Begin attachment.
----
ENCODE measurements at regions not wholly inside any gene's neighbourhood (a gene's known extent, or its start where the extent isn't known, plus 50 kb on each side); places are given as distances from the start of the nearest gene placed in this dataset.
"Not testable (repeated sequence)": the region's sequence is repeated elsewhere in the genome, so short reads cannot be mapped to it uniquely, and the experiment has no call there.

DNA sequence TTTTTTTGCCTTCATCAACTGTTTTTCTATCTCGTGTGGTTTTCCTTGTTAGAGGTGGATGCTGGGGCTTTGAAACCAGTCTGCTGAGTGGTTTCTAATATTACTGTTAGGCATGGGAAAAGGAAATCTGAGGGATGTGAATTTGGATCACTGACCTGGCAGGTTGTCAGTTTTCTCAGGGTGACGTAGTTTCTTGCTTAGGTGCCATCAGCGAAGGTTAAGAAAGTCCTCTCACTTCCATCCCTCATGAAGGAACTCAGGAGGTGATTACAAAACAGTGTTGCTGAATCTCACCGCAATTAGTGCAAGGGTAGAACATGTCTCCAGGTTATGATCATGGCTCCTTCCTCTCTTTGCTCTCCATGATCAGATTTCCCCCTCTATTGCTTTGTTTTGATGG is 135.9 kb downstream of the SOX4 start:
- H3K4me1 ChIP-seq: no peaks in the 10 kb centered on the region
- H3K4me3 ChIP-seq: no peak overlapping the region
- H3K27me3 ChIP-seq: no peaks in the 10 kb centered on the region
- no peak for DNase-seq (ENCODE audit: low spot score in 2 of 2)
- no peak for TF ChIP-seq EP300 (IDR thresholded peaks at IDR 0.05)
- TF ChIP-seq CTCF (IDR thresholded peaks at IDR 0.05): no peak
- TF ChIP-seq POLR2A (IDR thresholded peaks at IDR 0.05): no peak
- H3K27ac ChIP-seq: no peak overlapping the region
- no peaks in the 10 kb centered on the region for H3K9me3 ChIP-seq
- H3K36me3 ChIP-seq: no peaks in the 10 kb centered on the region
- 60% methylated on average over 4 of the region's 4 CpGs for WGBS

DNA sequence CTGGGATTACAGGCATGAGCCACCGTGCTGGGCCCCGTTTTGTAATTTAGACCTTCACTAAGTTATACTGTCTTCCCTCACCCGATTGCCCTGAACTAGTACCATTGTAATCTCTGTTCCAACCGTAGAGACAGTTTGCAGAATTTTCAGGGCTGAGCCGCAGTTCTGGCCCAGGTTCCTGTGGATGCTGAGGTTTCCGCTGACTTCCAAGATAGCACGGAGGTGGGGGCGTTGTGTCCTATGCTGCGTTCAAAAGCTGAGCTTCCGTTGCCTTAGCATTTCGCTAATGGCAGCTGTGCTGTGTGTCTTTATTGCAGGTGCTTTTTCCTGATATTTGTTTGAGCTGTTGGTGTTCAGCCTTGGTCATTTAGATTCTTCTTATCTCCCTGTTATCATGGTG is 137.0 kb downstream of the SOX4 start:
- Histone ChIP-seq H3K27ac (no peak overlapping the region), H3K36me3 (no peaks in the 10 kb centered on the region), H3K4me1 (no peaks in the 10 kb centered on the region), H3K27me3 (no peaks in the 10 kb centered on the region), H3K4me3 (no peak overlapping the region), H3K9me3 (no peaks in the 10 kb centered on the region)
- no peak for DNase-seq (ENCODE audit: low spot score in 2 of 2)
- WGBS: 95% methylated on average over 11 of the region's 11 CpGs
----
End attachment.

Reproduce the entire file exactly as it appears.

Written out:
ENCODE measurements at regions not wholly inside any gene's neighbourhood (a gene's known extent, or its start where the extent isn't known, plus 50 kb on each side); places are given as distances from the start of the nearest gene placed in this dataset.
"Not testable (repeated sequence)": the region's sequence is repeated elsewhere in the genome, so short reads cannot be mapped to it uniquely, and the experiment has no call there.

DNA sequence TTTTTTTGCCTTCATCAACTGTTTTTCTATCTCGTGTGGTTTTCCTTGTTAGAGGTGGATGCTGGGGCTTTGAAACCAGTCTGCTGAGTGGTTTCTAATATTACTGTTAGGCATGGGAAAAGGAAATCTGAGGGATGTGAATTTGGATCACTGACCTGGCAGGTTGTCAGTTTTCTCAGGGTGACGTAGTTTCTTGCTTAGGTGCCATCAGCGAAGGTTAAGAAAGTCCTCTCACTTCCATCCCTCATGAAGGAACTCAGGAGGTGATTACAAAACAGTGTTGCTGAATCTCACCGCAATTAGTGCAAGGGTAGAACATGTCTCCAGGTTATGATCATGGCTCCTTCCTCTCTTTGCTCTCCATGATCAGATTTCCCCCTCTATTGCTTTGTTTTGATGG is 135.9 kb downstream of the SOX4 start:
- H3K4me1 ChIP-seq: no peaks in the 10 kb centered on the region
- H3K4me3 ChIP-seq: no peak overlapping the region
- H3K27me3 ChIP-seq: no peaks in the 10 kb centered on the region
- no peak for DNase-seq (ENCODE audit: low spot score in 2 of 2)
- no peak for TF ChIP-seq EP300 (IDR thresholded peaks at IDR 0.05)
- TF ChIP-seq CTCF (IDR thresholded peaks at IDR 0.05): no peak
- TF ChIP-seq POLR2A (IDR thresholded peaks at IDR 0.05): no peak
- H3K27ac ChIP-seq: no peak overlapping the region
- no peaks in the 10 kb centered on the region for H3K9me3 ChIP-seq
- H3K36me3 ChIP-seq: no peaks in the 10 kb centered on the region
- 60% methylated on average over 4 of the region's 4 CpGs for WGBS

DNA sequence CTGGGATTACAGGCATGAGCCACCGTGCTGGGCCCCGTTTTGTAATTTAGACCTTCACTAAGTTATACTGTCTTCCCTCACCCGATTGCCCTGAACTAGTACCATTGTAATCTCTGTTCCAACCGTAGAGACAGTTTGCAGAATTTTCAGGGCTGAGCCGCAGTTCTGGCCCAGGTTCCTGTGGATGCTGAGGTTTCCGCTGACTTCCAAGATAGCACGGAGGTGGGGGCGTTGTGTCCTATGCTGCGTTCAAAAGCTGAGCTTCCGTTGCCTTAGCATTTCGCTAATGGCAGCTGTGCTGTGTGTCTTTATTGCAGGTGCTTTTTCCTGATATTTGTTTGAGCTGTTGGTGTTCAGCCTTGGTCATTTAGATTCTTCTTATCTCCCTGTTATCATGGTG is 137.0 kb downstream of the SOX4 start:
- Histone ChIP-seq H3K27ac (no peak overlapping the region), H3K36me3 (no peaks in the 10 kb centered on the region), H3K4me1 (no peaks in the 10 kb centered on the region), H3K27me3 (no peaks in the 10 kb centered on the region), H3K4me3 (no peak overlapping the region), H3K9me3 (no peaks in the 10 kb centered on the region)
- no peak for DNase-seq (ENCODE audit: low spot score in 2 of 2)
- WGBS: 95% methylated on average over 11 of the region's 11 CpGs